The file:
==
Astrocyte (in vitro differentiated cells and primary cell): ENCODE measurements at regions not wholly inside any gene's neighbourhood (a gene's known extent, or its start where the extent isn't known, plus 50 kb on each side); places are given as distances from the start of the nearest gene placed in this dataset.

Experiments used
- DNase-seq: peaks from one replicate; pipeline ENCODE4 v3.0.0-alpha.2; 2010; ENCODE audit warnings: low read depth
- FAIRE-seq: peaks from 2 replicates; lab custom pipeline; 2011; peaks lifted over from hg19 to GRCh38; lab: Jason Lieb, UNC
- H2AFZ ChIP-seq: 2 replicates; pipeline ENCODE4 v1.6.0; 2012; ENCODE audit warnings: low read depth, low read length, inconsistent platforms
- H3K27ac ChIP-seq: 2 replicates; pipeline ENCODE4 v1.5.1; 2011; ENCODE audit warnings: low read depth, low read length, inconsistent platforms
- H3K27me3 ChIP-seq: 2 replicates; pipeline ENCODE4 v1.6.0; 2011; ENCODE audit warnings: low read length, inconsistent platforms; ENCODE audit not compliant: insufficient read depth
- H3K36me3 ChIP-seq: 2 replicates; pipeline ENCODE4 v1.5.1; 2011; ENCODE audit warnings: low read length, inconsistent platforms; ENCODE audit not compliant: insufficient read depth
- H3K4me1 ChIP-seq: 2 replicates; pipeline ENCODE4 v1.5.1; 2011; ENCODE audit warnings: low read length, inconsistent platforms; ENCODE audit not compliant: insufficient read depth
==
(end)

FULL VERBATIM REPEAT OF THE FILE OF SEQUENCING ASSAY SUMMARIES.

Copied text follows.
Astrocyte (in vitro differentiated cells and primary cell): ENCODE measurements at regions not wholly inside any gene's neighbourhood (a gene's known extent, or its start where the extent isn't known, plus 50 kb on each side); places are given as distances from the start of the nearest gene placed in this dataset.

Experiments used
- DNase-seq: peaks from one replicate; pipeline ENCODE4 v3.0.0-alpha.2; 2010; ENCODE audit warnings: low read depth
- FAIRE-seq: peaks from 2 replicates; lab custom pipeline; 2011; peaks lifted over from hg19 to GRCh38; lab: Jason Lieb, UNC
- H2AFZ ChIP-seq: 2 replicates; pipeline ENCODE4 v1.6.0; 2012; ENCODE audit warnings: low read depth, low read length, inconsistent platforms
- H3K27ac ChIP-seq: 2 replicates; pipeline ENCODE4 v1.5.1; 2011; ENCODE audit warnings: low read depth, low read length, inconsistent platforms
- H3K27me3 ChIP-seq: 2 replicates; pipeline ENCODE4 v1.6.0; 2011; ENCODE audit warnings: low read length, inconsistent platforms; ENCODE audit not compliant: insufficient read depth
- H3K36me3 ChIP-seq: 2 replicates; pipeline ENCODE4 v1.5.1; 2011; ENCODE audit warnings: low read length, inconsistent platforms; ENCODE audit not compliant: insufficient read depth
- H3K4me1 ChIP-seq: 2 replicates; pipeline ENCODE4 v1.5.1; 2011; ENCODE audit warnings: low read length, inconsistent platforms; ENCODE audit not compliant: insufficient read depth